posted by Elizabeth Klunk, RN, BSN, CCM-R, SVP Medical Management, Versant Health
on November 14, 2019
Imagine if there was a deadly and debilitating disease the affected nearly 30 million Americans, yet nearly 25% of them weren’t even aware they had the disease. We are talking about diabetes, and left undetected or untreated, diabetes can lead to a number of horrific consequences, including neuropathy, amputation, blindness, and even death.
In the case of type 2 diabetes, there are relatively few symptoms to indicate a person even has the disease until their condition is quite progressed. As such, most people discover they have diabetes one of two ways.
During an eye exam, an eye care professional can examine the optic nerve, the retinal blood vessels, and the back of the eye. The physician may notice leakages in the small capillaries in the retina, which often indicates diabetic retinopathy. This is when high blood sugar levels cause damage to blood vessels in the retina.
Even if diabetes has not been diagnosed, those telltale leakages are a sure sign that the patient has the disease. In fact, 20% of people first learn that they are diabetic as a result of an eye exam.
About 30% of people with diabetes have diabetic retinopathy; fortunately, early detection and treatment can reduce the risk of blindness from the disease by 95%. To this point, one study from Diabetes Care found that risk of developing diabetic retinopathy was reduced by 76% and progression slowed by 54% in response to intensive treatment.
Yet, even with the threat of blindness, many diabetics skip their annual eye exam. One study of nearly 2,000 diabetics over the age of 40 found that just 40% actually adhered to eye care recommendations. Despite the encouragement of doctors and health insurance providers, 60% of known diabetics fail to get an annual eye examination.
Not surprisingly, the same study found that once a person developed severe diabetic retinopathy, they were more likely to follow their eye exam schedule. However, by that time, significant damage to the eye and to vision has already occurred. Consistent annual eye exams likely could have detected issues sooner and led to earlier treatment, before the condition worsened.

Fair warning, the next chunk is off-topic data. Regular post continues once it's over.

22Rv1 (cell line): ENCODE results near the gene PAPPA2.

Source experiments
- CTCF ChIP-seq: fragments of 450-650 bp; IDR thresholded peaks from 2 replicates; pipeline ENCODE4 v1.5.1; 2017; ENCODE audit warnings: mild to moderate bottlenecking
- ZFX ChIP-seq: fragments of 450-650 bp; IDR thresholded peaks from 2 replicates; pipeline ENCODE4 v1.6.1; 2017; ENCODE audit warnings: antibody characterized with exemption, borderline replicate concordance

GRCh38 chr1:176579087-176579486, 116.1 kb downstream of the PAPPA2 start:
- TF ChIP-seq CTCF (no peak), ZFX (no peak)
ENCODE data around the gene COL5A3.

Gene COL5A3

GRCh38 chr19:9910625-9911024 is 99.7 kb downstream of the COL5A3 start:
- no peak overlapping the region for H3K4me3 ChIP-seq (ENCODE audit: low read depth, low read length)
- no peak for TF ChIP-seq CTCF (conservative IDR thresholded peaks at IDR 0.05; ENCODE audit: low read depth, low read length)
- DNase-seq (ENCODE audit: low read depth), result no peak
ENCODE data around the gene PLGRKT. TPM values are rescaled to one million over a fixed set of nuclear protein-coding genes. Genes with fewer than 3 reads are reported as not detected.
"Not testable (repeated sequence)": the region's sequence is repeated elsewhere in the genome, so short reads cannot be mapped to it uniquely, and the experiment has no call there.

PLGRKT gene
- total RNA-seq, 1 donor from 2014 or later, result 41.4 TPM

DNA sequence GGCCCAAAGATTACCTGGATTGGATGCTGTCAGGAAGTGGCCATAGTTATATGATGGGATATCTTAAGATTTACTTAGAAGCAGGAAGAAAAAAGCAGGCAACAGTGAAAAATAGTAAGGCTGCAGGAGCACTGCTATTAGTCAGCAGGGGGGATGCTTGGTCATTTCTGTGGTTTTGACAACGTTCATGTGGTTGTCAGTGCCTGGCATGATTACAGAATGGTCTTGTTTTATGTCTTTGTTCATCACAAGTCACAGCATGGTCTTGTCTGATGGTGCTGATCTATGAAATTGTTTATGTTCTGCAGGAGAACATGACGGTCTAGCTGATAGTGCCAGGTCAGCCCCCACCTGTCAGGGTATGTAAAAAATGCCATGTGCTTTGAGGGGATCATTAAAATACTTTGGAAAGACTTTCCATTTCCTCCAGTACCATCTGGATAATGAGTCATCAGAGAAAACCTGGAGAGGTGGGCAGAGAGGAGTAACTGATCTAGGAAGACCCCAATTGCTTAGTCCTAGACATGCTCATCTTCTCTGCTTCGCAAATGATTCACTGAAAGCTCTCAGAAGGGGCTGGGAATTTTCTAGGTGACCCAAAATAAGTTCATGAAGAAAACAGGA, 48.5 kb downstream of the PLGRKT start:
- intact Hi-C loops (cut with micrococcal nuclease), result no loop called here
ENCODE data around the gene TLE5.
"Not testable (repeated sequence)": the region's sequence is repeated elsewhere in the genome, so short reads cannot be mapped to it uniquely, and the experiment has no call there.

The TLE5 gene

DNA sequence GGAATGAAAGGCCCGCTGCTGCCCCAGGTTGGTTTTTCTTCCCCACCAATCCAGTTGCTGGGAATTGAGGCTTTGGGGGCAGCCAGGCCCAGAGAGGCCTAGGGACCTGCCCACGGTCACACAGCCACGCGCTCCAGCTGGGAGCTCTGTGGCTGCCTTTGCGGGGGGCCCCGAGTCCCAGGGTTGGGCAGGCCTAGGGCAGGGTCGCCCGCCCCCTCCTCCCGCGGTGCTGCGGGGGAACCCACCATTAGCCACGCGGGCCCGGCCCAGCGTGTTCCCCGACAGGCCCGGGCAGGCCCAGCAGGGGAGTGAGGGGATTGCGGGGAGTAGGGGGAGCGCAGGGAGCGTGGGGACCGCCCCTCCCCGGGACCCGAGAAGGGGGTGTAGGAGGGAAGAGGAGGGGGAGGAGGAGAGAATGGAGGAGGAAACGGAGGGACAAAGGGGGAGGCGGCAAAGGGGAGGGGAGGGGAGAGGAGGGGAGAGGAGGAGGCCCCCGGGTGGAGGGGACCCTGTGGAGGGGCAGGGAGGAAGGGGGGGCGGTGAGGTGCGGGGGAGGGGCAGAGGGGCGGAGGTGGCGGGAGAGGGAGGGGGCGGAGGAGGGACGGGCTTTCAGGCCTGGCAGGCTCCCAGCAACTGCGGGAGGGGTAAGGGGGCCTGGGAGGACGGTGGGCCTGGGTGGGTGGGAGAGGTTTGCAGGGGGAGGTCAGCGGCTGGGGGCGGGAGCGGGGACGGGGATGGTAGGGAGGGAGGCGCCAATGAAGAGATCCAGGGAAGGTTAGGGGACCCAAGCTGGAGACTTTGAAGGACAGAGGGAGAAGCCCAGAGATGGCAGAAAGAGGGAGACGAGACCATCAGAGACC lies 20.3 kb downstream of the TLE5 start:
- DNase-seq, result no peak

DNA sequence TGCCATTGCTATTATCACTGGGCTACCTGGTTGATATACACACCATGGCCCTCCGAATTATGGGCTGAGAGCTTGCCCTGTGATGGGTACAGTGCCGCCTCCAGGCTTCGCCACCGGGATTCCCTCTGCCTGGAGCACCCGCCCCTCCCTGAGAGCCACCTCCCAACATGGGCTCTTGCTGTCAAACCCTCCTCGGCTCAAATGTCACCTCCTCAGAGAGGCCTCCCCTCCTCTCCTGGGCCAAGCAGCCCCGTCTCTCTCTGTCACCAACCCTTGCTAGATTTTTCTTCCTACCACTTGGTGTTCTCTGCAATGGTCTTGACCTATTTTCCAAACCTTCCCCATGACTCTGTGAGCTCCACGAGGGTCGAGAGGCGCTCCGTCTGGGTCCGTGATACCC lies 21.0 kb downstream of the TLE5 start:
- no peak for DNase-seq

Diabetes-related blindness costs can total more than $500 million per year. In fact, diabetics with even moderate diabetic retinopathy have been found to have notably higher medical costs than those associated with other diabetes-related conditions, including neuropathy and chronic kidney disease.
A study looking at the costs associated with diabetic retinopathy in the Medicare population found that the average annual Medicare payments for all care, as well as the average payments for ophthalmic care specifically, were significantly higher for diabetics with both nonproliferative diabetic retinopathy (NPDR) and proliferative diabetic retinopathy (PDR), as compared to those diabetics with no evidence of diabetic retinopathy. Moreover, payments for both medical and vision care were substantially higher for PDR cases than NPDR.
In other words, the earlier the disease was detected, the sooner treatment could begin. This not only improved outcomes for the patient, but lowered costs as well.
This is why we are so passionate when it comes to early detection and early intervention of both diabetes and diabetic retinopathy. There is no doubt that an annual eye exam is a critical component of any health and wellness program to reduce the risk blindness from this disease.